“When it comes to casting, for example, other filmmakers may complain, ‘Oh, it’s a Hollywood game these agents are playing.’ Yeah, it’s a game and you should have fun playing it, too, and you just have to play it better than they do, and that’s kind of how you have to look at the whole process. Yeah, there’s going to be challenges and downsides to everything but as long as you’re having fun during the other moments. it’s worth doing. That’s my attitude.”
Mirvish also takes satisfaction in having “hung in there” to do what it took to get it made.
“When we were able to finally sign all the paperwork, then it really was off to the races. We had our Kickstarter campaign up within two months and were casting and financing and getting the film together. From that point it was actually a fairly quick process.”
His old producing partner and fellow Omaha native, Dana Altman, executive produced.
“Dana remembered Feiffer on the set of Popeye because Dana worked on that movie (for his grandfather Robert Altman), so there was that connection.”
Only minimal script changes were made.
Mirvish has a knack for attracting name talent to his little films and he did it again by getting two hot comedic actors: Jim Rash (Community) as Bernard and David Koechner (Anchorman) as Huey. Mirvish enjoyed having two leads with strong improv backgrounds: Koechner with Second City and SNL and Rash with The Groundlings. Rash is also a writer.
“It was just great having them around in rehearsal and then on set. We did four days dedicated to rehearsal, which is pretty rare even on a studio film.”
Flashbacks glimpse Bernard and Huey as young men and Mirvish found two actors, Jake O’Connor and Jay Renshaw, who make uncanny matches.
“Once we cast David and Jim, we had to look for younger versions of them, so we had an open casting call and we found these two terrific actors. The young guys really shadowed the older guys. That was a great experience for all four of them. They really developed this kind of big sibling-little sibling relationship and kind of picked up each other’s little quirks and things.
“Jules and I talked about how it wasn’t about the physical look of these characters. They didn’t have to look like the cartoon. We met with many actors who didn’t. Ironically, Rash and Koechner look almost exactly like the cartoon characters – next to each other especially. In the end credits you see some original Feiffer cartoons. It’s nice to see what these guys are supposed to look like and they really kind of do. I mean, to the point when Feiffer first saw Rash he was like, ‘He’s great, but couldn’t you find someone more handsome?’ because Bernard was always an autobiographical dopple-ganger for Feiffer himself.”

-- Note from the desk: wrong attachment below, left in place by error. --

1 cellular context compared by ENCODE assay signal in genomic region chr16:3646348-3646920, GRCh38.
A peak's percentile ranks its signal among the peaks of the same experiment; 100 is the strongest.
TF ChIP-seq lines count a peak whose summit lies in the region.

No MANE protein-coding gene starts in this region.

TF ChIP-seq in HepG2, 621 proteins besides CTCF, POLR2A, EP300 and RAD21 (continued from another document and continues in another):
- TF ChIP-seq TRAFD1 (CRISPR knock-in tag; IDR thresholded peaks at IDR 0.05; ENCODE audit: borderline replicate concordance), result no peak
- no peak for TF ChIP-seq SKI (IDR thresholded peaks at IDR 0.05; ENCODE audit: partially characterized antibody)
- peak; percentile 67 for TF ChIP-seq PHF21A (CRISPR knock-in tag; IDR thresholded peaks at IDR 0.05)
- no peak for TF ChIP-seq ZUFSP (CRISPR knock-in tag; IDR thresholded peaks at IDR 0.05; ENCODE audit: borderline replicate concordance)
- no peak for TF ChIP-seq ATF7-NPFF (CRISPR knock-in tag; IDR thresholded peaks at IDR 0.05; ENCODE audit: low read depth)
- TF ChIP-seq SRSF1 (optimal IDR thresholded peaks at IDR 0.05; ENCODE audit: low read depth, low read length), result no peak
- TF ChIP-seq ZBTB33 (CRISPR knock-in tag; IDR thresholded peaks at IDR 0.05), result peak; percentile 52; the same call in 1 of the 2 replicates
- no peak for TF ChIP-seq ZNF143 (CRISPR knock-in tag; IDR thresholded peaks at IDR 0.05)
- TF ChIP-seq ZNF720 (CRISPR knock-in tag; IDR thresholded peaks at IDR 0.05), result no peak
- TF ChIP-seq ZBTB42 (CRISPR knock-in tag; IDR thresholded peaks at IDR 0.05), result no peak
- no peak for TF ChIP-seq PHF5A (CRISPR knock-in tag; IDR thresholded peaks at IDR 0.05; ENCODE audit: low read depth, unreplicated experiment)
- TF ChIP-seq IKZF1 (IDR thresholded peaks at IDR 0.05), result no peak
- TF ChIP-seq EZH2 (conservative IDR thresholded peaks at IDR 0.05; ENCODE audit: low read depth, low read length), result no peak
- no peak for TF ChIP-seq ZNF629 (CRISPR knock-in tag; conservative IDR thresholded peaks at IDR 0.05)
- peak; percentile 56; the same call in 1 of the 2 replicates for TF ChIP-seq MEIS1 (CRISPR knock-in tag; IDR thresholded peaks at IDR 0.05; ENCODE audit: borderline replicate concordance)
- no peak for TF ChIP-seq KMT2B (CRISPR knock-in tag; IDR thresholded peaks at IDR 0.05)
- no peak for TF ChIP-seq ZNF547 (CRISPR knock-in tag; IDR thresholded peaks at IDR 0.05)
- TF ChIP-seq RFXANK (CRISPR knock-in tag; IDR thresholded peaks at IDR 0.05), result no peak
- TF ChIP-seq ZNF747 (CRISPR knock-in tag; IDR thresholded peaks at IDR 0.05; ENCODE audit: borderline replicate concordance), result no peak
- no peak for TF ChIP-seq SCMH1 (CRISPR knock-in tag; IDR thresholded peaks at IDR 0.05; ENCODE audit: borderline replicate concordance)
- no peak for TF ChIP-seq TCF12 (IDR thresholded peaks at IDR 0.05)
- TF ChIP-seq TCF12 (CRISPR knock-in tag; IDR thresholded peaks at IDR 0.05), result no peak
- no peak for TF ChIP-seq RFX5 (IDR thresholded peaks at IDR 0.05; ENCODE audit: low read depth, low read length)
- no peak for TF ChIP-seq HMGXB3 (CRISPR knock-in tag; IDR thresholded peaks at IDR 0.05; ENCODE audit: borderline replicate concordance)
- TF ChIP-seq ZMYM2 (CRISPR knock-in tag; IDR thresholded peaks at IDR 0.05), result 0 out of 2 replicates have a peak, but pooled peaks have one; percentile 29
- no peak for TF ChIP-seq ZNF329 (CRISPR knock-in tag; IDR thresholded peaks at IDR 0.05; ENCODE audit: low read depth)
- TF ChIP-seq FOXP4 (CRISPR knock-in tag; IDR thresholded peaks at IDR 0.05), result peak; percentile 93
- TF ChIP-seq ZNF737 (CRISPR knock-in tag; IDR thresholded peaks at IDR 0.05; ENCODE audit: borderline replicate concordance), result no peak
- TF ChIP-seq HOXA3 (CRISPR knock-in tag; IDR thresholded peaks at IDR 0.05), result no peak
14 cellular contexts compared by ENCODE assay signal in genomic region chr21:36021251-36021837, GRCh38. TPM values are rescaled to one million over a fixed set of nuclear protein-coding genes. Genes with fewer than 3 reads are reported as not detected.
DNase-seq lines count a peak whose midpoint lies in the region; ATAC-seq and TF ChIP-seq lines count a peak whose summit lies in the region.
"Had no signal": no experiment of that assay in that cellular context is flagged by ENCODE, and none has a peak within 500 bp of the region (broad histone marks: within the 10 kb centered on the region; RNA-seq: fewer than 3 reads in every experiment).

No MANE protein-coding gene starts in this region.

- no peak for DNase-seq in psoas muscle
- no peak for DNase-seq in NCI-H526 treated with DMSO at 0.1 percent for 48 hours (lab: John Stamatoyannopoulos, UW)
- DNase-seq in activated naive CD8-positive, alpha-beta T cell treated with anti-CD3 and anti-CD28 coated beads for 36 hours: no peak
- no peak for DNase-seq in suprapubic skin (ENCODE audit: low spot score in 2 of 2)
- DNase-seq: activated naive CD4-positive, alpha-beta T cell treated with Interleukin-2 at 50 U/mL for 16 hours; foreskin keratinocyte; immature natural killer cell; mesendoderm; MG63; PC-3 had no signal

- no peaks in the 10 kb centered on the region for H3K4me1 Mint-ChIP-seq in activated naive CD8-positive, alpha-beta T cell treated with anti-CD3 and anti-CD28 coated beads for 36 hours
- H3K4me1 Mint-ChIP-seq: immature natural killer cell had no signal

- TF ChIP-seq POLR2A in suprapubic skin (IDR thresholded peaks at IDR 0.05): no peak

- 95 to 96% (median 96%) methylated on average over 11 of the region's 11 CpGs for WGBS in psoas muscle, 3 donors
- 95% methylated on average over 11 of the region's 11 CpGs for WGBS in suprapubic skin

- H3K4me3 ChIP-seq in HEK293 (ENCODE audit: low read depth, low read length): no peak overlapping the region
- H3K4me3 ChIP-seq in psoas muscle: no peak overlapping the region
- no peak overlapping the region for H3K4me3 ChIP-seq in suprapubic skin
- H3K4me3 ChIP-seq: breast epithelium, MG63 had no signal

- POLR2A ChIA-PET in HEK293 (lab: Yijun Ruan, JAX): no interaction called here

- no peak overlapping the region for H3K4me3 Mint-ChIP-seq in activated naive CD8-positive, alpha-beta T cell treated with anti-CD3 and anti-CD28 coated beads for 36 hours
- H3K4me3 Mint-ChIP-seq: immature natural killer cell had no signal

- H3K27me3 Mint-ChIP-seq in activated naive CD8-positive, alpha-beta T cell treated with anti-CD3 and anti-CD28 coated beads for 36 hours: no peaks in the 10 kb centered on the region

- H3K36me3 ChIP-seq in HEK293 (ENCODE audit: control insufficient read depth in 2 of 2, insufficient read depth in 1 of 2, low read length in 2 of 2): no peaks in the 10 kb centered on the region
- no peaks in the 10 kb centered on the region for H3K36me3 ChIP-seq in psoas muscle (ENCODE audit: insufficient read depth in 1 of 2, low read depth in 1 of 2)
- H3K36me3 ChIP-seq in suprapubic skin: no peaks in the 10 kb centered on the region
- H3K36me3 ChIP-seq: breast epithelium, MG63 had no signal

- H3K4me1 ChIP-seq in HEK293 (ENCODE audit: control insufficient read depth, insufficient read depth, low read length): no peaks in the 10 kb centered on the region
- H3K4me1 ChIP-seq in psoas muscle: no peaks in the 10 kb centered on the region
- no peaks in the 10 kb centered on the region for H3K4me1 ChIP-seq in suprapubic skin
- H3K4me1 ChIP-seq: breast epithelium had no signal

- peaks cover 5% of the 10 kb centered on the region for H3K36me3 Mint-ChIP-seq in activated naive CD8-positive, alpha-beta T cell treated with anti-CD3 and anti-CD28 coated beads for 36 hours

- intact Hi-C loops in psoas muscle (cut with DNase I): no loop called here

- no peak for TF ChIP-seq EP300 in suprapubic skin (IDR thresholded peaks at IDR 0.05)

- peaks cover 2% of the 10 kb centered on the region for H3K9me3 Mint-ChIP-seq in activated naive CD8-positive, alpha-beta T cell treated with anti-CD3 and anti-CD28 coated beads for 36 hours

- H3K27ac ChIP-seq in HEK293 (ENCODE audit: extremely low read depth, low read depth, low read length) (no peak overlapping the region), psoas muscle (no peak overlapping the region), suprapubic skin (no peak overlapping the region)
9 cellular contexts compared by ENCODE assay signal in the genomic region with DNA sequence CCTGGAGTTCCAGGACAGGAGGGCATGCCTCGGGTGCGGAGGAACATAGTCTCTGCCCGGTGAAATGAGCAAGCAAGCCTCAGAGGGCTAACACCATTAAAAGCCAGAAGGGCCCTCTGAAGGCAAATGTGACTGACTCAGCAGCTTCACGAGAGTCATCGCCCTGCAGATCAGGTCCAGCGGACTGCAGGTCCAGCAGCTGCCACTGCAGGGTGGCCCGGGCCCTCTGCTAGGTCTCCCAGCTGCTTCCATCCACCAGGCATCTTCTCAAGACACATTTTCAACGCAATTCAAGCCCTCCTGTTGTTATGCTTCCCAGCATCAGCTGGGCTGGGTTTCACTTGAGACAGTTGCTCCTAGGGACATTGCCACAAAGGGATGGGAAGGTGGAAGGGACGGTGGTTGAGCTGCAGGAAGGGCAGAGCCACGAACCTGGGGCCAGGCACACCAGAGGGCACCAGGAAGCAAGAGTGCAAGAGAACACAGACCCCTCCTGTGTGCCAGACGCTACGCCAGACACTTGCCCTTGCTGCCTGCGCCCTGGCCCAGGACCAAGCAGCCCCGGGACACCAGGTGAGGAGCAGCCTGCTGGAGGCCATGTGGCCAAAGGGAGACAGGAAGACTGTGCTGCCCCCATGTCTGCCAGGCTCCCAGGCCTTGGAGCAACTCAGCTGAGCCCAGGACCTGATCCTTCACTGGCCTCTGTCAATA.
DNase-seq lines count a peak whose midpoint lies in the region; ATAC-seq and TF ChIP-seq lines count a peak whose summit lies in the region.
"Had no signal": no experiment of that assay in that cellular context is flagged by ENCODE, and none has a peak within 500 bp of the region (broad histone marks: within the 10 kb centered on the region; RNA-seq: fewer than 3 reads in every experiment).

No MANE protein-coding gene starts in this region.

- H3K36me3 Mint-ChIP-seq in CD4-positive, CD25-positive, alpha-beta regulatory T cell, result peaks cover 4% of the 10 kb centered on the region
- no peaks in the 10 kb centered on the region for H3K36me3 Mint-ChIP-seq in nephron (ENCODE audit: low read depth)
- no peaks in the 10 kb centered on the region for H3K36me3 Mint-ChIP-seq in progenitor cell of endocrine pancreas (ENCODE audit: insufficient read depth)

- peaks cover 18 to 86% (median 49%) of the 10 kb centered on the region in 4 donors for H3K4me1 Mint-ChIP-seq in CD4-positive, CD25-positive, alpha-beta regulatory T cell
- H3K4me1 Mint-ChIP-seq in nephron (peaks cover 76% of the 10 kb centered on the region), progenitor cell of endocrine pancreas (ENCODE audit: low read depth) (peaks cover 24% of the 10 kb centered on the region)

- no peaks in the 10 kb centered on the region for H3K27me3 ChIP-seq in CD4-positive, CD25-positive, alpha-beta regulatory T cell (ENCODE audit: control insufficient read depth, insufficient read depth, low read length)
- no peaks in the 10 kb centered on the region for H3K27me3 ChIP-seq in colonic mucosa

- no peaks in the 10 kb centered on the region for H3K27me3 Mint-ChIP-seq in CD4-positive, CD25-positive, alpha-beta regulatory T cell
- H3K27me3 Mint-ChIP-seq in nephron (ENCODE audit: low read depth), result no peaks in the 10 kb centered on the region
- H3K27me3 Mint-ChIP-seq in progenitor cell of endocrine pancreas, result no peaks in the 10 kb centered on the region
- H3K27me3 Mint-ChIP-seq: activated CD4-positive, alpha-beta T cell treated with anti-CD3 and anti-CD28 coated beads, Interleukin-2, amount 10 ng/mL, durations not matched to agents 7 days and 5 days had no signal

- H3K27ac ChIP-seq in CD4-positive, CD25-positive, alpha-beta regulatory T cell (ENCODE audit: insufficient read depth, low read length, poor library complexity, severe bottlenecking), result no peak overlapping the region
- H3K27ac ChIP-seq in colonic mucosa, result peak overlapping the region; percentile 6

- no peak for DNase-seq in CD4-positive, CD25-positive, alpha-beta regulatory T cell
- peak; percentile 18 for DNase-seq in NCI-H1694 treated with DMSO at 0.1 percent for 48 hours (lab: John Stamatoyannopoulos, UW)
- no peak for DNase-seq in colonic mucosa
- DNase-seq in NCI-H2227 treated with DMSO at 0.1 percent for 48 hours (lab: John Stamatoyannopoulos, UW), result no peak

Mirvish grew fond of the eternally clever and young Feiffer. He’s pleased that “Jules really liked the movie and was very happy with the casting.” Feiffer remains prolific at 89. He just finished a new graphic novel and had a new musical open. “For a man of any age, he’s hard to keep up with. It’s a lot of fun whenever I see him because he’s always got these amazing stories.”
Character actor Richard Kind (Gotham), who personally knows Feiffer, has scene-stealing moments as Huey’s older brother Marty.
The women playing the female foils are receiving high praise for their performances: Mae Whitman (Parenthood) as Zelda; Sasha Alexander (Rizzoli & Isles) as Roz; Nancy Travis (Last Man Standing) as Mona; and Bellamy Young (Scandal) as Aggie.
Mirvish shot interiors in L.A. and exteriors in New York.
The film has a domestic distribution deal and awaits a foreign sales deal.
Mirvish hopes to return with the movie in the spring at the Dundee Theater – his neighborhood cinema growing up.
For complete OFF details, visit omahafilmfestival.org.
Read more of Leo Adam Biga’s work at leoadambiga.com.